Go ahead and multitask if what you want is to be poor at separating relevant from irrelevant information, higher levels of stress hormones floating through your bloodstream and if you really wish you had diminished mental organization, because that’s what you’ll get.
Clifford Nass, a Stanford researcher who studied multitasking, called multitaskers “suckers for irrelevancy.” Ouch, Cliff.
Put the devices down for the duration. I’ll let Qui-Gon have the last word on this one:
7. Marathons are for running and Netflix, not studying
The kind of intense focus we’re talking about is more sprint-y than cross-country-y. Studying the same thing in the same way for hours on end without breaks is counterproductive.
At the same time, taking too-frequent breaks between bouts of distracted, ineffective studying also makes no sense.
This happens because too often we study for lengths of time rather than for goals.
This is what I mean: rather than saying, “I’m going to study this for thirty minutes and then take a break,” it’s more effective to say, “I’m going to write 250 words of this essay and revise them, and then take a break.”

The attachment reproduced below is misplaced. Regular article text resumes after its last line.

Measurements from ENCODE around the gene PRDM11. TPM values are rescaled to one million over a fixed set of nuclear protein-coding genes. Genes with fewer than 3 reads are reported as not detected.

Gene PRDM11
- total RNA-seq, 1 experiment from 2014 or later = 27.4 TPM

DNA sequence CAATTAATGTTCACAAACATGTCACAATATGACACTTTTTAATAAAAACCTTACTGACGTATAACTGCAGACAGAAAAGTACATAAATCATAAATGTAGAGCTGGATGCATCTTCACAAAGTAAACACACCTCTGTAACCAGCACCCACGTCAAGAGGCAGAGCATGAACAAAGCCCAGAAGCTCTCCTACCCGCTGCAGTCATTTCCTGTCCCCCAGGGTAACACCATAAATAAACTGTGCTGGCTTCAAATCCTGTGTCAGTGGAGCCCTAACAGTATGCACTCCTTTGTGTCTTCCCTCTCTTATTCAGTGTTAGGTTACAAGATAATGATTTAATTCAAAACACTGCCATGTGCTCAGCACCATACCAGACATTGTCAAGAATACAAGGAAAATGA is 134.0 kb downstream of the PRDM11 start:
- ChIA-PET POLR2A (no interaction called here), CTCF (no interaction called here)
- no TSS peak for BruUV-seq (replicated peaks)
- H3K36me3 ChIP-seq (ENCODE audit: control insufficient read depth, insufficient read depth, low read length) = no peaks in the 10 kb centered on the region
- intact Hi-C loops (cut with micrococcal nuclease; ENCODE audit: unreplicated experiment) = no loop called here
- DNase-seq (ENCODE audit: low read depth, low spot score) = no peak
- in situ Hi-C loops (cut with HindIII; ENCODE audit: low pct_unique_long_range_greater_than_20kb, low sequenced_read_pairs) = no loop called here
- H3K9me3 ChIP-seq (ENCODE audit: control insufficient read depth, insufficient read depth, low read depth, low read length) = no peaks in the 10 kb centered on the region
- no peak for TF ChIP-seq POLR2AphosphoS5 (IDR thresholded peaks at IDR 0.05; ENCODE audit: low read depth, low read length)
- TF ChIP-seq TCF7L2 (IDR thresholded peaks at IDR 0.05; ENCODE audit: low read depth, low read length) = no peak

Sitting down with a Leaning Tower of Textbooks, determined to go through the whole thing without goal or break is a recipe for disaster.
Breaks should be bio, rather than tech, in nature. Eat a healthy snack, drink some water, run around the block, do a few yoga poses or stretch. Don’t get sucked into the vortex of social media – you may never get out.
Pace yourself for studying over time. It’s better to spread it out over days if you can because the brain just works better that way. You will retain more if you study two hours a day for six days than if you tried to study twelve hours in a row one day.
At the same time, it’s better not to wait too long between sessions. Don’t study something one day and then not again for three weeks. Your poor hippocampus simply won’t know what to make of that kind of craziness. The American Psychological Association agrees with me, which you should find comforting.
When it comes to studying, saying you’ve studied 30 hours in the last two days doesn’t impressive anyone (especially mathematicians). What does? Reasonable amounts of time spent focusing on goal-based studying while not allowing yourself to be distracted by the post du jour on Instagram or Facebook.